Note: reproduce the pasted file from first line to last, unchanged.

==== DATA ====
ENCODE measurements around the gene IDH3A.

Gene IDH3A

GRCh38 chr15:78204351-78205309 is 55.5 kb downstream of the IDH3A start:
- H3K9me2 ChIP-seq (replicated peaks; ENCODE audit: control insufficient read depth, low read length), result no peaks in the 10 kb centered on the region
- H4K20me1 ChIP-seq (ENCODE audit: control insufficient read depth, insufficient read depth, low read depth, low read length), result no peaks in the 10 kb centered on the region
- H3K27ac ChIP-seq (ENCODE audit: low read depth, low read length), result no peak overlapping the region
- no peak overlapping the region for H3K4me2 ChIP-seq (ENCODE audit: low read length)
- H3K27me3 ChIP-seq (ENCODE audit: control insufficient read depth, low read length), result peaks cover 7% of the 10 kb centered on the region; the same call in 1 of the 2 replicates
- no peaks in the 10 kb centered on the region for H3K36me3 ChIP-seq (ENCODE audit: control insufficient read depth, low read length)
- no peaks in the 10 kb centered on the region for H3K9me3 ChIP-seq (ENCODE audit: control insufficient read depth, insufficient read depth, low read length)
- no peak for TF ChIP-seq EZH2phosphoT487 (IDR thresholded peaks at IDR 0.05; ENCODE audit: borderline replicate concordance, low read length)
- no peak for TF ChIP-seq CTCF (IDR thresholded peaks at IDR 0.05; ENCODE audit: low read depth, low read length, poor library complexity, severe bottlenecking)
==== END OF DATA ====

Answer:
ENCODE measurements around the gene IDH3A.

Gene IDH3A

GRCh38 chr15:78204351-78205309 is 55.5 kb downstream of the IDH3A start:
- H3K9me2 ChIP-seq (replicated peaks; ENCODE audit: control insufficient read depth, low read length), result no peaks in the 10 kb centered on the region
- H4K20me1 ChIP-seq (ENCODE audit: control insufficient read depth, insufficient read depth, low read depth, low read length), result no peaks in the 10 kb centered on the region
- H3K27ac ChIP-seq (ENCODE audit: low read depth, low read length), result no peak overlapping the region
- no peak overlapping the region for H3K4me2 ChIP-seq (ENCODE audit: low read length)
- H3K27me3 ChIP-seq (ENCODE audit: control insufficient read depth, low read length), result peaks cover 7% of the 10 kb centered on the region; the same call in 1 of the 2 replicates
- no peaks in the 10 kb centered on the region for H3K36me3 ChIP-seq (ENCODE audit: control insufficient read depth, low read length)
- no peaks in the 10 kb centered on the region for H3K9me3 ChIP-seq (ENCODE audit: control insufficient read depth, insufficient read depth, low read length)
- no peak for TF ChIP-seq EZH2phosphoT487 (IDR thresholded peaks at IDR 0.05; ENCODE audit: borderline replicate concordance, low read length)
- no peak for TF ChIP-seq CTCF (IDR thresholded peaks at IDR 0.05; ENCODE audit: low read depth, low read length, poor library complexity, severe bottlenecking)